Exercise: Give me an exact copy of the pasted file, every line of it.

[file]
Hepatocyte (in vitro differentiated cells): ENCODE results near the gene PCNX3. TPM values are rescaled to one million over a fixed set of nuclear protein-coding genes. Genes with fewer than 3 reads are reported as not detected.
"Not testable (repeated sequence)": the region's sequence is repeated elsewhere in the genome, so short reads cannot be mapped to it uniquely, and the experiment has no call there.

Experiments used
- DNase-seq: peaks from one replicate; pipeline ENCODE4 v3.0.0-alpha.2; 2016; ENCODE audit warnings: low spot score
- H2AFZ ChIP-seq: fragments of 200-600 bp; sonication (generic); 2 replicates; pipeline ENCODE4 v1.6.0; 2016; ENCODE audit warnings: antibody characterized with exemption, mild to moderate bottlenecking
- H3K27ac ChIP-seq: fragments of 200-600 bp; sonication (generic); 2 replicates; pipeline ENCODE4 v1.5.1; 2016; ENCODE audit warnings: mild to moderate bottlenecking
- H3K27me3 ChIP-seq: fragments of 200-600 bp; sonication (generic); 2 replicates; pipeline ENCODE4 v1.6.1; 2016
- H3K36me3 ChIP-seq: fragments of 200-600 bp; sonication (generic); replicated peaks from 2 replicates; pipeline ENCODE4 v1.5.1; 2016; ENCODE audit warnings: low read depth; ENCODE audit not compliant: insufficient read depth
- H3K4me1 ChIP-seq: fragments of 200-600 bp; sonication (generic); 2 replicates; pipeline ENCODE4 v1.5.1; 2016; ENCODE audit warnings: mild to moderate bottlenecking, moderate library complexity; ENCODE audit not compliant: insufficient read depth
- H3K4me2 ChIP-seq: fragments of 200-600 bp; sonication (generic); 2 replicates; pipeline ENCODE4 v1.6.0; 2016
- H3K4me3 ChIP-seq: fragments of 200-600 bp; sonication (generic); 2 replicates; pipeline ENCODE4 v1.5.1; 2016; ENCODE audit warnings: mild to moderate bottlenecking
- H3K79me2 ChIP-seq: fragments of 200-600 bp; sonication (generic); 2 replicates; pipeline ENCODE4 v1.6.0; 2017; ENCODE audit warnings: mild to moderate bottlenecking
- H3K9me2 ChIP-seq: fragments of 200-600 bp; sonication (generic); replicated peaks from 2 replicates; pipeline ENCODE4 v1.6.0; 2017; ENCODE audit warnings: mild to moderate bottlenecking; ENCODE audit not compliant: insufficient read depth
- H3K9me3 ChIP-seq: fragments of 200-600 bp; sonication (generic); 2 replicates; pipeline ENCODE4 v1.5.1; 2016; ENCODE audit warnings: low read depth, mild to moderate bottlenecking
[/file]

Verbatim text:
Hepatocyte (in vitro differentiated cells): ENCODE results near the gene PCNX3. TPM values are rescaled to one million over a fixed set of nuclear protein-coding genes. Genes with fewer than 3 reads are reported as not detected.
"Not testable (repeated sequence)": the region's sequence is repeated elsewhere in the genome, so short reads cannot be mapped to it uniquely, and the experiment has no call there.

Experiments used
- DNase-seq: peaks from one replicate; pipeline ENCODE4 v3.0.0-alpha.2; 2016; ENCODE audit warnings: low spot score
- H2AFZ ChIP-seq: fragments of 200-600 bp; sonication (generic); 2 replicates; pipeline ENCODE4 v1.6.0; 2016; ENCODE audit warnings: antibody characterized with exemption, mild to moderate bottlenecking
- H3K27ac ChIP-seq: fragments of 200-600 bp; sonication (generic); 2 replicates; pipeline ENCODE4 v1.5.1; 2016; ENCODE audit warnings: mild to moderate bottlenecking
- H3K27me3 ChIP-seq: fragments of 200-600 bp; sonication (generic); 2 replicates; pipeline ENCODE4 v1.6.1; 2016
- H3K36me3 ChIP-seq: fragments of 200-600 bp; sonication (generic); replicated peaks from 2 replicates; pipeline ENCODE4 v1.5.1; 2016; ENCODE audit warnings: low read depth; ENCODE audit not compliant: insufficient read depth
- H3K4me1 ChIP-seq: fragments of 200-600 bp; sonication (generic); 2 replicates; pipeline ENCODE4 v1.5.1; 2016; ENCODE audit warnings: mild to moderate bottlenecking, moderate library complexity; ENCODE audit not compliant: insufficient read depth
- H3K4me2 ChIP-seq: fragments of 200-600 bp; sonication (generic); 2 replicates; pipeline ENCODE4 v1.6.0; 2016
- H3K4me3 ChIP-seq: fragments of 200-600 bp; sonication (generic); 2 replicates; pipeline ENCODE4 v1.5.1; 2016; ENCODE audit warnings: mild to moderate bottlenecking
- H3K79me2 ChIP-seq: fragments of 200-600 bp; sonication (generic); 2 replicates; pipeline ENCODE4 v1.6.0; 2017; ENCODE audit warnings: mild to moderate bottlenecking
- H3K9me2 ChIP-seq: fragments of 200-600 bp; sonication (generic); replicated peaks from 2 replicates; pipeline ENCODE4 v1.6.0; 2017; ENCODE audit warnings: mild to moderate bottlenecking; ENCODE audit not compliant: insufficient read depth
- H3K9me3 ChIP-seq: fragments of 200-600 bp; sonication (generic); 2 replicates; pipeline ENCODE4 v1.5.1; 2016; ENCODE audit warnings: low read depth, mild to moderate bottlenecking